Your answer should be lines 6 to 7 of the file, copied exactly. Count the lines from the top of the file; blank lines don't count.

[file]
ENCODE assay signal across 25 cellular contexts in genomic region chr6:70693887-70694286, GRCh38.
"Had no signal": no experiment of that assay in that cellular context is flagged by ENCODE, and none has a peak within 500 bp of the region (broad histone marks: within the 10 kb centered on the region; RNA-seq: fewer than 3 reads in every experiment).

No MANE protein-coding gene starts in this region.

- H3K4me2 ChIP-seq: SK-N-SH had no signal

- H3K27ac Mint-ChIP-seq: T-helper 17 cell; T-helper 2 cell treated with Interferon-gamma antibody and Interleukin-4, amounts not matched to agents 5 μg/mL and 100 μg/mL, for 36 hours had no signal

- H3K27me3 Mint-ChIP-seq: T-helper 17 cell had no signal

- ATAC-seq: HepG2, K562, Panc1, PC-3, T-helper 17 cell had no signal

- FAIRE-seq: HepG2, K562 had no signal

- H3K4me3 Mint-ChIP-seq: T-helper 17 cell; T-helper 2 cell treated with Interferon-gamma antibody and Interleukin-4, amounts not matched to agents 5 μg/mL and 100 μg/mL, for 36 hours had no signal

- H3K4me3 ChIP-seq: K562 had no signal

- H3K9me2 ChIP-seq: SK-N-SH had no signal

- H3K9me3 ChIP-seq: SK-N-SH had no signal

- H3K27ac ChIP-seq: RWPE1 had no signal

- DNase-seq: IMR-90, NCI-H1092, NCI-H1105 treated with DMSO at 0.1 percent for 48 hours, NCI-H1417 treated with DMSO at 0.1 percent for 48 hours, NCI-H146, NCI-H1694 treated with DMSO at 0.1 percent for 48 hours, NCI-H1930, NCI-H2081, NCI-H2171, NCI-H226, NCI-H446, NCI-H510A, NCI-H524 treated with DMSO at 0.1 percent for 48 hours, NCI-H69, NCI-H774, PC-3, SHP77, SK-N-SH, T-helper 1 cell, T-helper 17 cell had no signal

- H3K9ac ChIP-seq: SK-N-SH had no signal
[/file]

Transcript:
- H3K27me3 Mint-ChIP-seq: T-helper 17 cell had no signal

- ATAC-seq: HepG2, K562, Panc1, PC-3, T-helper 17 cell had no signal